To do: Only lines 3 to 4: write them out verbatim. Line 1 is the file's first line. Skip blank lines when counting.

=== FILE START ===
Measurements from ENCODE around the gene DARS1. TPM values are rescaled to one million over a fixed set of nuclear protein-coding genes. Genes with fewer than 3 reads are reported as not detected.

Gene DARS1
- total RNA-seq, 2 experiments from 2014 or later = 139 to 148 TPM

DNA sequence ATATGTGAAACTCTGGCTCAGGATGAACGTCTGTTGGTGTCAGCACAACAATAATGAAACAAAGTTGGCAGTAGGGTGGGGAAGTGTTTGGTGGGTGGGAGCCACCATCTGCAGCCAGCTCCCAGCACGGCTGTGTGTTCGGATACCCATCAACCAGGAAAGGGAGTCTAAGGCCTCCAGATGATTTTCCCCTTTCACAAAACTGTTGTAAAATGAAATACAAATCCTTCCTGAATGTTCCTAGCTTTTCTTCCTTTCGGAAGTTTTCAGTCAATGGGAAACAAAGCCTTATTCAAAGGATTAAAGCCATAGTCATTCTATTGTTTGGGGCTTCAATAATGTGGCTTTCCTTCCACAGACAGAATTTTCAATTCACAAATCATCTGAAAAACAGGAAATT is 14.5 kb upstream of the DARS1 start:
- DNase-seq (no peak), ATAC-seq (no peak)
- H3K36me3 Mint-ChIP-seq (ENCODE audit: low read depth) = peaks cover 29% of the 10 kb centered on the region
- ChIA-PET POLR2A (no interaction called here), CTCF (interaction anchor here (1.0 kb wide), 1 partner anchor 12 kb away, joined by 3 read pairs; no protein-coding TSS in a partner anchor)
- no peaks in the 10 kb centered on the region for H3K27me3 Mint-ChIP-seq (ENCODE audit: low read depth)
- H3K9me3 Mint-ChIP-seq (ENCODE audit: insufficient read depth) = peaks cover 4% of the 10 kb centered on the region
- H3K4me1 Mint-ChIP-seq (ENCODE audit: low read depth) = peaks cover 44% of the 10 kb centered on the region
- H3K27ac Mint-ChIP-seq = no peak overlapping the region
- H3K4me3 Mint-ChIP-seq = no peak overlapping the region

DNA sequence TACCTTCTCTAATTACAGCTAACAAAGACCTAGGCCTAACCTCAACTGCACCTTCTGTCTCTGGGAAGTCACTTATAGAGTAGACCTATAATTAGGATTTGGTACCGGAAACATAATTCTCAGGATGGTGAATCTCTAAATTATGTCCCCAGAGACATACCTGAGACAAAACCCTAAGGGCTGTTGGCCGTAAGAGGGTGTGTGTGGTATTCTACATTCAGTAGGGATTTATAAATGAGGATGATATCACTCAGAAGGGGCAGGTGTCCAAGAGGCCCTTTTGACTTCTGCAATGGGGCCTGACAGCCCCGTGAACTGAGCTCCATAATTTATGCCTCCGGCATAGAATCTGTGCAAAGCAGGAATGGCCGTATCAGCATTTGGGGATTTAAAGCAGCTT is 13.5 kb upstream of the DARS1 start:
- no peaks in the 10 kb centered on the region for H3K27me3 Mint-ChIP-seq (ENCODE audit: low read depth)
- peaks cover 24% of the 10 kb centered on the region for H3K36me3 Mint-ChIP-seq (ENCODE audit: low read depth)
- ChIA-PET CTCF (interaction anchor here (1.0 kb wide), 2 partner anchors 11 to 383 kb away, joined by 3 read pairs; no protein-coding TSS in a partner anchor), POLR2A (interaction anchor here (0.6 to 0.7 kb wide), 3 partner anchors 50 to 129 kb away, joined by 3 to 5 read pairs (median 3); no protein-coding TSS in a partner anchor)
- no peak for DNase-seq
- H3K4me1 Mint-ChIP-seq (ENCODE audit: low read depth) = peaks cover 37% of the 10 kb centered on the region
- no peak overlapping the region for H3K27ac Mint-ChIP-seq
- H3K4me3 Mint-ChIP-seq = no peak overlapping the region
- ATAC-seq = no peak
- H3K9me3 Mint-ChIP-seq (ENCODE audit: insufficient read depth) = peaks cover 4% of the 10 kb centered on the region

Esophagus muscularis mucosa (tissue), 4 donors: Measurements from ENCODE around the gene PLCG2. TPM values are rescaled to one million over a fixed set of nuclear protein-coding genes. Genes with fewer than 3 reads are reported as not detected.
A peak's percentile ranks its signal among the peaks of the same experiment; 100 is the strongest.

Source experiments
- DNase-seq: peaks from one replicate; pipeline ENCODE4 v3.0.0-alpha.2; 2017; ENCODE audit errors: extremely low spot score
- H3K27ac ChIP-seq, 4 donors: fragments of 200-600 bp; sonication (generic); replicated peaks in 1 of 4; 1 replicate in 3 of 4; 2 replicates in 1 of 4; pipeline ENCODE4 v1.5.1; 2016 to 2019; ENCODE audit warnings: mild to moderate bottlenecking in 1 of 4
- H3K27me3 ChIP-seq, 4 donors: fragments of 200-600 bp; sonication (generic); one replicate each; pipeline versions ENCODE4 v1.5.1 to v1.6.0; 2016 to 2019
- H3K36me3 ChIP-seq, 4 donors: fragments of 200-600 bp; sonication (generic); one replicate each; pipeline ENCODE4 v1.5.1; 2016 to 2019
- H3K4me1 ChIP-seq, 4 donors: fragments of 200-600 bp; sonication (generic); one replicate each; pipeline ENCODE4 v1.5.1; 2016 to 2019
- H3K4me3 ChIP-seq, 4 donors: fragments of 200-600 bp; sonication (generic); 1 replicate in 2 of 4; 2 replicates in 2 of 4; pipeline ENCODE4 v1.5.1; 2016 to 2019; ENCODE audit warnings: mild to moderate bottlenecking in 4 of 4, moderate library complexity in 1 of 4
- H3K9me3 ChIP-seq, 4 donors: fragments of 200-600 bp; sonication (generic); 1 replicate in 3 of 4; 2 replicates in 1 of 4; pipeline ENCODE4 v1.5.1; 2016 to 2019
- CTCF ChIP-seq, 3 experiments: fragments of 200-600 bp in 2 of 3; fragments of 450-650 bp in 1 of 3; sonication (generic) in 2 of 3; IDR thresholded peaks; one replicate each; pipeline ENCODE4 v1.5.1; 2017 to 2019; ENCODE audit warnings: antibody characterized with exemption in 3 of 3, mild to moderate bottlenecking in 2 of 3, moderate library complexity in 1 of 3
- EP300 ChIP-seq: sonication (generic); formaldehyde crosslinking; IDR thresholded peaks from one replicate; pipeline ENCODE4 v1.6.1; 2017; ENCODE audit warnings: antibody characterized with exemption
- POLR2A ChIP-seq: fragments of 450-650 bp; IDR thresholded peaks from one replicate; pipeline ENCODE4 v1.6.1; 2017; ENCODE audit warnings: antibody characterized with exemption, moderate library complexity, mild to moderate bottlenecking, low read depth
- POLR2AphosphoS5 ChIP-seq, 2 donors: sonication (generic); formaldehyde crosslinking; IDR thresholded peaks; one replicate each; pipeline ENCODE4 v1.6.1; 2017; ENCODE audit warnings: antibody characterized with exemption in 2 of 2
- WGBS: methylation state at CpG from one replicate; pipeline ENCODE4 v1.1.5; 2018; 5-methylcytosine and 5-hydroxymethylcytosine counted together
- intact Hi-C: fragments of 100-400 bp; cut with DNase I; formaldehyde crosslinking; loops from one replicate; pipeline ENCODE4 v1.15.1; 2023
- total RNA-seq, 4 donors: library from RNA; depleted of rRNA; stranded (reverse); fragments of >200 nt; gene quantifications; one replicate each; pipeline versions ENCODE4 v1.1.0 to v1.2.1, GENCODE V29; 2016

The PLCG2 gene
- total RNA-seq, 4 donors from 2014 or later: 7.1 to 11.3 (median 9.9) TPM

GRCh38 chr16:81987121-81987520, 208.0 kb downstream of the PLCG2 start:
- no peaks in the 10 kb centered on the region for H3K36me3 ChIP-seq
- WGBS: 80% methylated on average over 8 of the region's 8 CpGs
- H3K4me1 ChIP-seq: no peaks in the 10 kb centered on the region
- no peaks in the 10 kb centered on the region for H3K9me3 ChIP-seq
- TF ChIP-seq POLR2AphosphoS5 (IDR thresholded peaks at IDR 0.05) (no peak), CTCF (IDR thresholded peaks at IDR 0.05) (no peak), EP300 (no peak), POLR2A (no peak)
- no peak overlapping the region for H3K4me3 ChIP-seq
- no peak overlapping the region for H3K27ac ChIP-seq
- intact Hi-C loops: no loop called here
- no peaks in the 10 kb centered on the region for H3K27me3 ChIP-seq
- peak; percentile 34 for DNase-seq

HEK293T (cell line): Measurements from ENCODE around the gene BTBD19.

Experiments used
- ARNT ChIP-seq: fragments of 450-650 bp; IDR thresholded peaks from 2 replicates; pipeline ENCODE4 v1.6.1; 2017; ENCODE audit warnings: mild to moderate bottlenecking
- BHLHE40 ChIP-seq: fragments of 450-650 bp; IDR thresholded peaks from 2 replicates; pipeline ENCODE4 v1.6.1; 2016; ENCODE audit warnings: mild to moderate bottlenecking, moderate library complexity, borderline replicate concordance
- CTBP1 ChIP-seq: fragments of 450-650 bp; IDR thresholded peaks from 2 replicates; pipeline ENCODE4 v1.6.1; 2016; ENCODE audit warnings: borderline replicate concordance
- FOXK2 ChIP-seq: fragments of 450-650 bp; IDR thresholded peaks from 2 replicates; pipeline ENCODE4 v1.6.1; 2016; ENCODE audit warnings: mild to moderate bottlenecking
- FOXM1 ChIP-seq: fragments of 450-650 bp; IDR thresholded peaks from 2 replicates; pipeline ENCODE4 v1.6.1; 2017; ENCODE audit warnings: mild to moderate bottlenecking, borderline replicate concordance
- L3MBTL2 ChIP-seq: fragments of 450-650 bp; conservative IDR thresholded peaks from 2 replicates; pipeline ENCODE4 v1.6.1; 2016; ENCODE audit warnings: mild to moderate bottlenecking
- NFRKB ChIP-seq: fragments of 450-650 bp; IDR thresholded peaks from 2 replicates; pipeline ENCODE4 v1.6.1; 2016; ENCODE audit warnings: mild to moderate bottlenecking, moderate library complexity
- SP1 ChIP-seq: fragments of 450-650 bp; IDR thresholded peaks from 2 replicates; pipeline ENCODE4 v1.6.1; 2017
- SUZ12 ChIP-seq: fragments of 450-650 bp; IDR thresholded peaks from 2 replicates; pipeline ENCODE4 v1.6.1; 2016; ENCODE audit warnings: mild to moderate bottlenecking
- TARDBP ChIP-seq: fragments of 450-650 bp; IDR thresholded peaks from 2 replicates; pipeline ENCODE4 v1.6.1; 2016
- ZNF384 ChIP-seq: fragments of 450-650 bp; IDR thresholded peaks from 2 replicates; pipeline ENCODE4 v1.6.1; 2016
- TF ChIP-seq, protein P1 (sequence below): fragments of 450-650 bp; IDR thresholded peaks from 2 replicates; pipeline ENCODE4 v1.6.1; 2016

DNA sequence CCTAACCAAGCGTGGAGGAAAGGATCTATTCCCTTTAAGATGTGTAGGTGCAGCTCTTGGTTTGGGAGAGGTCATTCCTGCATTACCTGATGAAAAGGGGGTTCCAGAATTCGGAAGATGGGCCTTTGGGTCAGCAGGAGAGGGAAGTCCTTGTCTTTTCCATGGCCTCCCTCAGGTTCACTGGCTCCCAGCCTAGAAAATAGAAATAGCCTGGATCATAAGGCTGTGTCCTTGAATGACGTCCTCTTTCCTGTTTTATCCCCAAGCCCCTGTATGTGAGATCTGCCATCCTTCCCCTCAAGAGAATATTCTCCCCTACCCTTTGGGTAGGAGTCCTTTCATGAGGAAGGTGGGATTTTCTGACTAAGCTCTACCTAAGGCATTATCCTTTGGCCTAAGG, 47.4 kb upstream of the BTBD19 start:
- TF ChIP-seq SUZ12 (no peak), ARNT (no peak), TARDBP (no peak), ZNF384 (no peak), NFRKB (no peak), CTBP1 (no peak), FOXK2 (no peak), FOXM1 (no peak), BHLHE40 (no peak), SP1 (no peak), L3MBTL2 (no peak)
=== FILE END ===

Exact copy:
- total RNA-seq, 2 experiments from 2014 or later = 139 to 148 TPM

DNA sequence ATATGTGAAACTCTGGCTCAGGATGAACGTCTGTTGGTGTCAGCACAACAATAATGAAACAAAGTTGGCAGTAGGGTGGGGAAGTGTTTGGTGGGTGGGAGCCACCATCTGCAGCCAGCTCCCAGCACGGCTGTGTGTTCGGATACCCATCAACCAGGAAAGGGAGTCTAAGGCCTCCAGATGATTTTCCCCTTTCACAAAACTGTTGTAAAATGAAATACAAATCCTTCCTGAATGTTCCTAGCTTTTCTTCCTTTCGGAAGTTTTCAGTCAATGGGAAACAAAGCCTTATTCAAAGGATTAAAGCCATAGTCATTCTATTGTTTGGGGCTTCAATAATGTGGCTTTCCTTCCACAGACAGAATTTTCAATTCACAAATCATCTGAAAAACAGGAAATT is 14.5 kb upstream of the DARS1 start: